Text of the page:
That said, my friends and I are far from the only group the church has found impossible to decide what to do with. Slavery, woman’s ordination, and payment for the best church pews (Hence Free Methodists) have all split Christian brothers and sisters. Some of those sound like they’re old issues, but I remember going to my grandfather’s church and remarking about their growth only for him to tell me they were refuges from the other church that hired a female pastor. And despite intentional effort these past decades, Sunday morning remains one of the most segregated times of the week.
One advantage the Avengers have on the Church is that they acknowledge they’re waging a civil war, as opposed to a culture war. The heroes have disagreed to the point of exchanging blows, but they still don’t try and exile their former teammates to the status of “villain.” All too often I have seen this happen. Marvel’s mission held together by the sacrament of violence is a stronger bond than the Church’s mission held together by the sacrament of communion. I don’t know how we have come to view family members who disagree on significant cultural issues as disposable, but that is our current reality and it must end.
Remembering Our Mission
We too have a mission. Comics make their missions very simple: stop the bad guy. It’s clear, requires immediate action, and produces immediate results. Ours is more difficult to see and to know how to achieve progress. First off, unlike our caped crusaders, we believe Jesus has already saved the world. That said, we somehow participate in the continuation of that victory (we’re the cleanup crew). Some say to do this we need revival and stress evangelism, others stress the need to end oppression, still others the care for the least of these, and some of their actions are wildly different from one another. Since Jesus publicly preached a holistic gospel that was rooted in repentance, embraced by the least and last, and signaled the end of an oppressive religious system, we can safely say it’s a mix of these approaches.
Furthermore according to Jesus it is our unity that signals his reality (John 17:20-23). Personally, I think this will require more than the symbolic unity of the Eucharist. We have to find ways of working together in our localities, in ways that will expose us to the humanity, to the image of our common God in each other.
Ultimately, we believe there is an enemy greater than Thanos (though he does seem pretty badass) that threatens humanity. Jesus is the victor but that doesn’t mean some people can’t be lost, can’t spend their life crushed under the forces of evil in racism, militarization, and materialism. In fact, millions of our neighbors are in such a position. I need the people who bar me from the Table, they need me, the mission requires both of us; if that seems untenable ultimately Jesus said so. Until we believe this half as much as Captain American and Iron Man, our world will continue to suffer for it.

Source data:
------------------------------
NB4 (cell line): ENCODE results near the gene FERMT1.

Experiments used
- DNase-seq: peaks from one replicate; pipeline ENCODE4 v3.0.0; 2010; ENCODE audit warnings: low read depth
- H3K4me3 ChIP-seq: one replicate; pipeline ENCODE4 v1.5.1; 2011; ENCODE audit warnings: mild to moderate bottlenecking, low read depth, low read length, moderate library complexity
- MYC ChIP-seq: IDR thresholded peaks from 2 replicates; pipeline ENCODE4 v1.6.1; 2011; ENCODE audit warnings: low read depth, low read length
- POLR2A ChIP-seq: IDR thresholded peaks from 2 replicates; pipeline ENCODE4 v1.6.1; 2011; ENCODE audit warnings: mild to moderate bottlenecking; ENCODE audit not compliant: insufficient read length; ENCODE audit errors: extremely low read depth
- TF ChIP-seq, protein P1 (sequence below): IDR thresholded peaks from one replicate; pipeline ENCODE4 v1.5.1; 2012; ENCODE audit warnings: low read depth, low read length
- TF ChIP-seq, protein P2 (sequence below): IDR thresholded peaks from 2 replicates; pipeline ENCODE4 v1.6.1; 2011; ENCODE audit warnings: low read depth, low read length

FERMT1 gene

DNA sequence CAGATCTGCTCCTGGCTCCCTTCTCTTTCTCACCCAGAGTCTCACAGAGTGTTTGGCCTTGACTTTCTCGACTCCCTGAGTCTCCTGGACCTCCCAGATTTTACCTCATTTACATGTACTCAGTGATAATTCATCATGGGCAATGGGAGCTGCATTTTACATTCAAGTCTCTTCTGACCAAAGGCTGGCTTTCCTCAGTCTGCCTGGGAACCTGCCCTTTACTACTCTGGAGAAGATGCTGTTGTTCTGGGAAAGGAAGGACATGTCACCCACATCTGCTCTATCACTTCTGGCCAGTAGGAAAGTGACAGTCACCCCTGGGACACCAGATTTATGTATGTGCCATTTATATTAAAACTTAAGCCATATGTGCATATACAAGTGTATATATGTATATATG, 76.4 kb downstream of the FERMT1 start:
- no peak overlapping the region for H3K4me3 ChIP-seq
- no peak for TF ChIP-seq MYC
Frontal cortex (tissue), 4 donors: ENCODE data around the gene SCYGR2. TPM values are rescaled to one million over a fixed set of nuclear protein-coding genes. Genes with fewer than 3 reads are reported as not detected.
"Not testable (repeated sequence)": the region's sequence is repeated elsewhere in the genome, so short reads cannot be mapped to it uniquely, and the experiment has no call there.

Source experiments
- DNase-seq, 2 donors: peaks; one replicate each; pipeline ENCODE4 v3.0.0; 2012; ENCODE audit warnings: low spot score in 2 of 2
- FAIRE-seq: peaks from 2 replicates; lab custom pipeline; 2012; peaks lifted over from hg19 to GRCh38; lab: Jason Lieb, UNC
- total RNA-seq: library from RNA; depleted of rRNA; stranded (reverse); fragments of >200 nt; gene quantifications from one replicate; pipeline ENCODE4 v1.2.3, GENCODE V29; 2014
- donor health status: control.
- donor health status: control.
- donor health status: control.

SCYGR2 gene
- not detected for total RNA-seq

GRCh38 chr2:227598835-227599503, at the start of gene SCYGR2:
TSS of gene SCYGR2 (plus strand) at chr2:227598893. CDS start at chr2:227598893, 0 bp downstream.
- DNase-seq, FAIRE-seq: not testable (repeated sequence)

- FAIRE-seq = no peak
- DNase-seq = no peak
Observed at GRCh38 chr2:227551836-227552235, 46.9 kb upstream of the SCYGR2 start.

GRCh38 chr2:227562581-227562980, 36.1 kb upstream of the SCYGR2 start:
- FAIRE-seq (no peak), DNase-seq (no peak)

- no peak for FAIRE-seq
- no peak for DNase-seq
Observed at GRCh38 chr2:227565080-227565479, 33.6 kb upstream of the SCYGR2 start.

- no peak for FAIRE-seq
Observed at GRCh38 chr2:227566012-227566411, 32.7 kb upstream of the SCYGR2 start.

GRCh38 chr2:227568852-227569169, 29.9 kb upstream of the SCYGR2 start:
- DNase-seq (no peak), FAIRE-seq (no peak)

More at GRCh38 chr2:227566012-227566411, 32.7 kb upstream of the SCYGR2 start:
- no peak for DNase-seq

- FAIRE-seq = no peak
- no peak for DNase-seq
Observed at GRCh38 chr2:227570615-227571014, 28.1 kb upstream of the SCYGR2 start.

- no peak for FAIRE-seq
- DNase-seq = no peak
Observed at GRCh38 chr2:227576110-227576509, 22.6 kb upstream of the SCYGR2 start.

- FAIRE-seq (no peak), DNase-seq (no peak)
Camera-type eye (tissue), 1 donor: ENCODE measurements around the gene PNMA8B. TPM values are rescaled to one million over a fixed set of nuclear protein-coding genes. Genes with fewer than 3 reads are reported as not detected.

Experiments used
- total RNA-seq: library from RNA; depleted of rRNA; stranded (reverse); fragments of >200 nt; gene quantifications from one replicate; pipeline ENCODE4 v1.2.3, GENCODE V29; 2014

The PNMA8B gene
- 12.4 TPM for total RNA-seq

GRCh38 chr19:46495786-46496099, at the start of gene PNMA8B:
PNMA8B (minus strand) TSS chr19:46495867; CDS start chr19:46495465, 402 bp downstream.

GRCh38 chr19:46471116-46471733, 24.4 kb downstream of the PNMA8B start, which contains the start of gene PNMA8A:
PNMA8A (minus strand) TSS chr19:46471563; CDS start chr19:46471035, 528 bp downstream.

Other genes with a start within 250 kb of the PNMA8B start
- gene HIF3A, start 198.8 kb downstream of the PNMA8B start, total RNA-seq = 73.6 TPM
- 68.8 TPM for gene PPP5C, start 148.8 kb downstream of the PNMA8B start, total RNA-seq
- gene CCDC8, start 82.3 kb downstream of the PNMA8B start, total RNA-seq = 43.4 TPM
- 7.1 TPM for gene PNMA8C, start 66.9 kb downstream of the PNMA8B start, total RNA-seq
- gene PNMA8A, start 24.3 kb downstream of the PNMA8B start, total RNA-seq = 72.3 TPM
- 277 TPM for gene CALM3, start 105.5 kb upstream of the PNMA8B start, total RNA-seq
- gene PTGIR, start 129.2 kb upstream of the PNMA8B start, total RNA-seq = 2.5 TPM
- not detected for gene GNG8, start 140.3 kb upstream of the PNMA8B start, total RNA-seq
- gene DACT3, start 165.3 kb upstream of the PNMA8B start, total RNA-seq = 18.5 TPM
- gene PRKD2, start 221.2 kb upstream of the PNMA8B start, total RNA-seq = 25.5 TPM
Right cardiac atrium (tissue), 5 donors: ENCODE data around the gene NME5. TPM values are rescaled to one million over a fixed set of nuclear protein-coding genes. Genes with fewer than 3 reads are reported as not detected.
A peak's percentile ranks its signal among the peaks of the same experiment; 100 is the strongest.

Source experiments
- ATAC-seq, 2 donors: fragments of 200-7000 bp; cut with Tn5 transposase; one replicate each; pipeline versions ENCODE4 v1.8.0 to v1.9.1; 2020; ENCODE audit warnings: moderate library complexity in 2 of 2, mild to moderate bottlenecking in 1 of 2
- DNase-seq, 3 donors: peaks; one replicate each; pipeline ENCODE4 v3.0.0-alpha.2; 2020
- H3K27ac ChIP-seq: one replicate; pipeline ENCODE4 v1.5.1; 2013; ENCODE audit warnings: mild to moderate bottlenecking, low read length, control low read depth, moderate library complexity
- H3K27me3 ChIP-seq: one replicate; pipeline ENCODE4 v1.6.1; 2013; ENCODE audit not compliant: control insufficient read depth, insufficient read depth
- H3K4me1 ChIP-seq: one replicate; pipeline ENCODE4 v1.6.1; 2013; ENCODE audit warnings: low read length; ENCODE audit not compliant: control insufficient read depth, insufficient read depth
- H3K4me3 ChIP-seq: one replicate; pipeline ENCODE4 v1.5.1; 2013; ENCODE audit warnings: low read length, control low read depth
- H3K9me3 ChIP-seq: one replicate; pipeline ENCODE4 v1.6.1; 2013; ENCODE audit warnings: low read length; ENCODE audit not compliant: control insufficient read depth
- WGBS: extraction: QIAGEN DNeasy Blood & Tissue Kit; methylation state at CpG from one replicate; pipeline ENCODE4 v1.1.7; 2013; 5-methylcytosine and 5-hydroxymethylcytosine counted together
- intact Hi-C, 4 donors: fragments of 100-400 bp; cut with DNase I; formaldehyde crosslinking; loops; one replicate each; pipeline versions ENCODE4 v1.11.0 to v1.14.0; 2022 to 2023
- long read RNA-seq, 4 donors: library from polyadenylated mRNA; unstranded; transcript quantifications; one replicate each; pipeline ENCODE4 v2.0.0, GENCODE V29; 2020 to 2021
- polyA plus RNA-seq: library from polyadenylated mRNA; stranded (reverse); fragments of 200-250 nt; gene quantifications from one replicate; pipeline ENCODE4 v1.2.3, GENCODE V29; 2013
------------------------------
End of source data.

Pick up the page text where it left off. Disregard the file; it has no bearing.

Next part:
*This is understandable since the movies (for all the cinematic time devoted to individual heroes) lacks the scope of the Marvel Universe. Viewers couldn’t be shocked at Peter Parker’s revelations (yes there are multiple) because we were just introduced to him. We couldn’t shed a collective tear as Sue and Johnny Storm quietly leave Richard a note explaining why they needed time away from each other because we have yet to have a viable film involving this family. We didn’t bear witness to Goliath’s long fall and internment after Thor’s clone shot a lightning bolt through the chest. Not to mention Iron Man and his use of the Green Goblin. Moral of the story is: read the comics.
**For all you Game of Throne fans out there, this movie actually made me hate Cersei a little less. Watching Captain America put his friend above the Avengers and thousands of people’s safety, I could hear Cersei whisper to Tommen, “I would burn cities to the ground to protect you.” When it came from her mouth I shivered and thought “You’re a monster,” but when Cap went to hell and back for Bucky I thought, “I can empathize with that.”
***Thankfully they chose the clear distinctions of Presbyterian Church USA and the Presbyterian Church of America. I never have been able to keep them straight. The pun’s free.